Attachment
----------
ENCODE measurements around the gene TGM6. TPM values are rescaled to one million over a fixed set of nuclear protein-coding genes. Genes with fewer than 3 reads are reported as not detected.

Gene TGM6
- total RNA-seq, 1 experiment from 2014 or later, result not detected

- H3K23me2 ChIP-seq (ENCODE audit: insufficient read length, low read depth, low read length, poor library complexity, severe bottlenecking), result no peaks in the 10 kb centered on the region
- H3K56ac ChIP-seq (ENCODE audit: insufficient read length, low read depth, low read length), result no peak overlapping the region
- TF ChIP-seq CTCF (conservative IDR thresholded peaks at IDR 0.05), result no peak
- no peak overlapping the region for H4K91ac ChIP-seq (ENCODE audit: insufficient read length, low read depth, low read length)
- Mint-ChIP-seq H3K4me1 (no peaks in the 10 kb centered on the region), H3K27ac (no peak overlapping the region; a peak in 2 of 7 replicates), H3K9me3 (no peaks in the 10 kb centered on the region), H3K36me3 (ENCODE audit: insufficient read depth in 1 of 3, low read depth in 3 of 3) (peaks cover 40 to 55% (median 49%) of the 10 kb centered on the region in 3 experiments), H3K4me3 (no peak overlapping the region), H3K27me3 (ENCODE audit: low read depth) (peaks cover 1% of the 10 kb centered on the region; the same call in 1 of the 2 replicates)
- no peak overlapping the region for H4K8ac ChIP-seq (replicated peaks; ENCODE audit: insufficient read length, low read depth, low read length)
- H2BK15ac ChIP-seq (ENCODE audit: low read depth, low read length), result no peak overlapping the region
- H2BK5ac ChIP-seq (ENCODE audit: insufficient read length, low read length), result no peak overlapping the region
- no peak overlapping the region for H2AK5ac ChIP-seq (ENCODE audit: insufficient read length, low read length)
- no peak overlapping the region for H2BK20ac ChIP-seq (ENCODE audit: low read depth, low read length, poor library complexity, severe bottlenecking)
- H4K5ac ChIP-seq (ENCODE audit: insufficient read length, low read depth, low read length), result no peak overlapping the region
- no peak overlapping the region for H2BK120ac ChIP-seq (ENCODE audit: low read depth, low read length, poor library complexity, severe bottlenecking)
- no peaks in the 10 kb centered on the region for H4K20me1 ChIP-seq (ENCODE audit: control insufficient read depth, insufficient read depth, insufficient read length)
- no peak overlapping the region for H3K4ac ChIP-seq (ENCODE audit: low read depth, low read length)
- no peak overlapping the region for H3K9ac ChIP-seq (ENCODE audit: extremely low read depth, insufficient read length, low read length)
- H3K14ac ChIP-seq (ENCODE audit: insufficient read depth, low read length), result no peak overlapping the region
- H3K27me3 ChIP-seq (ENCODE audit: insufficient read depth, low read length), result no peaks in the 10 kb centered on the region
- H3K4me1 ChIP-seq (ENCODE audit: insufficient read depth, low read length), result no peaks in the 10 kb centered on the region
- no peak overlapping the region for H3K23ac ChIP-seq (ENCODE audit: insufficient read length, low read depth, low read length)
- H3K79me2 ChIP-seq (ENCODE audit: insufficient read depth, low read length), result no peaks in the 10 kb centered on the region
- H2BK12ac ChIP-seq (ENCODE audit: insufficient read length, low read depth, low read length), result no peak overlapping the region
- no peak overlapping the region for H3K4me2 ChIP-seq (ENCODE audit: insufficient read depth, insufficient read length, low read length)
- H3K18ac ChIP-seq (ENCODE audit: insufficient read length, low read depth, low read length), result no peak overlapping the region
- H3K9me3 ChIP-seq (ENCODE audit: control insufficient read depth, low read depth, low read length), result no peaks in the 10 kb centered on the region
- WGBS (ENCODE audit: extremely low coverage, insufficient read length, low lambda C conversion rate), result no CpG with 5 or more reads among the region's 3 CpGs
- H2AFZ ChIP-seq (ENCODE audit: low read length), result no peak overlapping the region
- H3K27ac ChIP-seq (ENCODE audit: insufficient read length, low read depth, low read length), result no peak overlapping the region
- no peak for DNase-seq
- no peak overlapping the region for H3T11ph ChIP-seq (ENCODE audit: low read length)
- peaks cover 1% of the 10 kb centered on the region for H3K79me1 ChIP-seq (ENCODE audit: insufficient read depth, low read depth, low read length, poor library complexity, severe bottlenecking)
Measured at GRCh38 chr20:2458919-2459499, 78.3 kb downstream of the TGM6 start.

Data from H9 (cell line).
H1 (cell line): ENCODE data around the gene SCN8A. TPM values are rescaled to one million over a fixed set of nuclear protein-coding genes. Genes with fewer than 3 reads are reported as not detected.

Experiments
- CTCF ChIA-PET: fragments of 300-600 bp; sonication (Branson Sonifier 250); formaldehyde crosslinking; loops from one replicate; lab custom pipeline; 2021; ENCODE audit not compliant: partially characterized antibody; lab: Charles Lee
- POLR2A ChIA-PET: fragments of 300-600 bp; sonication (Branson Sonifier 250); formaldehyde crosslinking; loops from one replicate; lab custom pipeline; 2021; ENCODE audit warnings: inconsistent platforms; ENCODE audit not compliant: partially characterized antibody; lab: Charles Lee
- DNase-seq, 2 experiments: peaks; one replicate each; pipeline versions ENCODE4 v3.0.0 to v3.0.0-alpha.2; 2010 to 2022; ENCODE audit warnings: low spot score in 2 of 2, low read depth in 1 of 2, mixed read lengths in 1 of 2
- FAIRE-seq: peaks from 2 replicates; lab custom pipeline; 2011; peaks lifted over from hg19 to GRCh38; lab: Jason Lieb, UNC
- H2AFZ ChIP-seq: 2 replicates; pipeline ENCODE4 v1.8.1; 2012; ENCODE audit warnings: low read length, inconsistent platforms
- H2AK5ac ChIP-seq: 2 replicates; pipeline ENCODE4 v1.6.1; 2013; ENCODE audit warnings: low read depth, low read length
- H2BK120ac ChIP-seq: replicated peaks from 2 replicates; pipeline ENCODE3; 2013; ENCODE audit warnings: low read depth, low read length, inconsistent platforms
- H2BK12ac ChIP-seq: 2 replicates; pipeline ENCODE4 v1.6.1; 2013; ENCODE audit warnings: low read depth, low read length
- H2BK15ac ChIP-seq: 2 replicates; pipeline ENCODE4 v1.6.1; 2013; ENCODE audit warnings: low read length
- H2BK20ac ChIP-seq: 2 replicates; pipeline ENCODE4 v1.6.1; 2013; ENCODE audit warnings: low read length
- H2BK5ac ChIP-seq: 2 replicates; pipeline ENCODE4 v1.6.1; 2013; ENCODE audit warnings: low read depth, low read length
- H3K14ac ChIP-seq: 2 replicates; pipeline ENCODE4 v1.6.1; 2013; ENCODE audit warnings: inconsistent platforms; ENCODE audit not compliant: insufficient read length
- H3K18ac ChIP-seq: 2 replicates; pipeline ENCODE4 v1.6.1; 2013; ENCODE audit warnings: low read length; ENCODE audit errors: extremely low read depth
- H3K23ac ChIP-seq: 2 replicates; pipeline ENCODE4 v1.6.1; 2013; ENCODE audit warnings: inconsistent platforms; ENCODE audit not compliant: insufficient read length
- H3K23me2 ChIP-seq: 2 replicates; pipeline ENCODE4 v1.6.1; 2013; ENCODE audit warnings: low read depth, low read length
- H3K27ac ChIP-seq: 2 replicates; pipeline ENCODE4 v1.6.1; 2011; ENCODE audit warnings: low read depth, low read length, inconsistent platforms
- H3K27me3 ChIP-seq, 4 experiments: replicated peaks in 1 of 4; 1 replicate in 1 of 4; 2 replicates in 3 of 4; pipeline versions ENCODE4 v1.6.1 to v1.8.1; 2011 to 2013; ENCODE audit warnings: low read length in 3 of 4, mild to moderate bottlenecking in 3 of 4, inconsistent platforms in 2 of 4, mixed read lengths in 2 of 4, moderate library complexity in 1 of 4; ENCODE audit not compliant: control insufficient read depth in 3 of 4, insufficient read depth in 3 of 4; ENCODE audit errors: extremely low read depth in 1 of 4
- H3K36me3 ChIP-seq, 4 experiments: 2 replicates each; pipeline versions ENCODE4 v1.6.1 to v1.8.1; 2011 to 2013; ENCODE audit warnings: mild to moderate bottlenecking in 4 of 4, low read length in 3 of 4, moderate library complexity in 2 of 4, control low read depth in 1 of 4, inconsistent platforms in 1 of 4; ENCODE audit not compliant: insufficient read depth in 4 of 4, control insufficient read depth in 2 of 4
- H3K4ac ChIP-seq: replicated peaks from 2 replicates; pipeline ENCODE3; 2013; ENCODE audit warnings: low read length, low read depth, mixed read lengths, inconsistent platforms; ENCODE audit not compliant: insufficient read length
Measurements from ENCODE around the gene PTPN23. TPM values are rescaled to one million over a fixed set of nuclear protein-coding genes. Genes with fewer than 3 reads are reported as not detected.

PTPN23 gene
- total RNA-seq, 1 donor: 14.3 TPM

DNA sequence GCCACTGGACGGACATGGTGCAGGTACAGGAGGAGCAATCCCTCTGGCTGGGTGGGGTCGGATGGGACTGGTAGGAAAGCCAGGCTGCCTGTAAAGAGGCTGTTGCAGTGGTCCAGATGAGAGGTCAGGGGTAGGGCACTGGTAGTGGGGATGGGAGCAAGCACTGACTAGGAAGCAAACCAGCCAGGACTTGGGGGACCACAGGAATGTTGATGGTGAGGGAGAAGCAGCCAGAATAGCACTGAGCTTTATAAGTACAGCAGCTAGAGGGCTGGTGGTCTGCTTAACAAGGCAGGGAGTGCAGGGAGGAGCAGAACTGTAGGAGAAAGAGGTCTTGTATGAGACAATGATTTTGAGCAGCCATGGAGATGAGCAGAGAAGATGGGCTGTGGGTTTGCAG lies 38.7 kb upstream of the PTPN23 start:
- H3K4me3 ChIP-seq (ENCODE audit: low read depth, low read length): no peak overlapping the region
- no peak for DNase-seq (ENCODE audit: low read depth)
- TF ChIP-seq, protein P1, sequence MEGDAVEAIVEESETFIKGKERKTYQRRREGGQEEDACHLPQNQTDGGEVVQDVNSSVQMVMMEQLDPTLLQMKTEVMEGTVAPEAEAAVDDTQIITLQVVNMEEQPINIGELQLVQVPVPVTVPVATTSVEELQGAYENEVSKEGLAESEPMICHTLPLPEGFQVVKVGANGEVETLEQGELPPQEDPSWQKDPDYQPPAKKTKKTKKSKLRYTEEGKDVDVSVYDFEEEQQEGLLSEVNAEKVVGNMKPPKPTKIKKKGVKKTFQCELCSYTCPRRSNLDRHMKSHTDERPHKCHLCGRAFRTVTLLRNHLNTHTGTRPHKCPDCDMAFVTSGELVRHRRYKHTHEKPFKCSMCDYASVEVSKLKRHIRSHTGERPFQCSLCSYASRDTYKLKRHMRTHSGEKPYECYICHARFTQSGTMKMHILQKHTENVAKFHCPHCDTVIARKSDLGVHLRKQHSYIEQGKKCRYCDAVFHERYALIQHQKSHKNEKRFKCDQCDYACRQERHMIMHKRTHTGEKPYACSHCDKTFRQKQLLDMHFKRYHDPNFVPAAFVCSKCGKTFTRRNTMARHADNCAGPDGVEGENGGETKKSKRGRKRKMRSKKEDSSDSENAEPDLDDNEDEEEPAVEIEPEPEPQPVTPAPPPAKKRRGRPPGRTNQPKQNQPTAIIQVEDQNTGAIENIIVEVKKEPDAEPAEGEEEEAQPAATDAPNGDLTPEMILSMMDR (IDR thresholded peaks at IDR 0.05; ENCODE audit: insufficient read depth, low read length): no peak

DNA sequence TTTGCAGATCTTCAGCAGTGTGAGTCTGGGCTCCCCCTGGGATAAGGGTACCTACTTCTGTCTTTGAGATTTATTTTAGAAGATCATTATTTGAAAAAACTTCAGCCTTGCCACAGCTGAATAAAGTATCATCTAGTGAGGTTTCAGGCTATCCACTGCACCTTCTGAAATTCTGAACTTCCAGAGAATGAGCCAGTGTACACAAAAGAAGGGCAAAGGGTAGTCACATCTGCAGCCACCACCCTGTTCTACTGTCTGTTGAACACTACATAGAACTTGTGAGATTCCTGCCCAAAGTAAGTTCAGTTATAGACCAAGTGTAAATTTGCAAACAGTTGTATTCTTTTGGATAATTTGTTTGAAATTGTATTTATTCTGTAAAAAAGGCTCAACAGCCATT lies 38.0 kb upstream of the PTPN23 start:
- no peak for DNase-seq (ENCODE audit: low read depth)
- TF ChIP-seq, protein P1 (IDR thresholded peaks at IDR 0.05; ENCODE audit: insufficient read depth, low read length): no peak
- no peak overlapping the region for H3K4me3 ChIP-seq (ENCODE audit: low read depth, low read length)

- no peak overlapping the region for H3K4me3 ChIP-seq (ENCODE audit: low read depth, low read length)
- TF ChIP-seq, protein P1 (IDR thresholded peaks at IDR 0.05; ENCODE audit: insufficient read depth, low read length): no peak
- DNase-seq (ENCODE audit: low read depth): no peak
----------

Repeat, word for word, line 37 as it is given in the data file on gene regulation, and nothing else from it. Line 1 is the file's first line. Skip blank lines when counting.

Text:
Experiments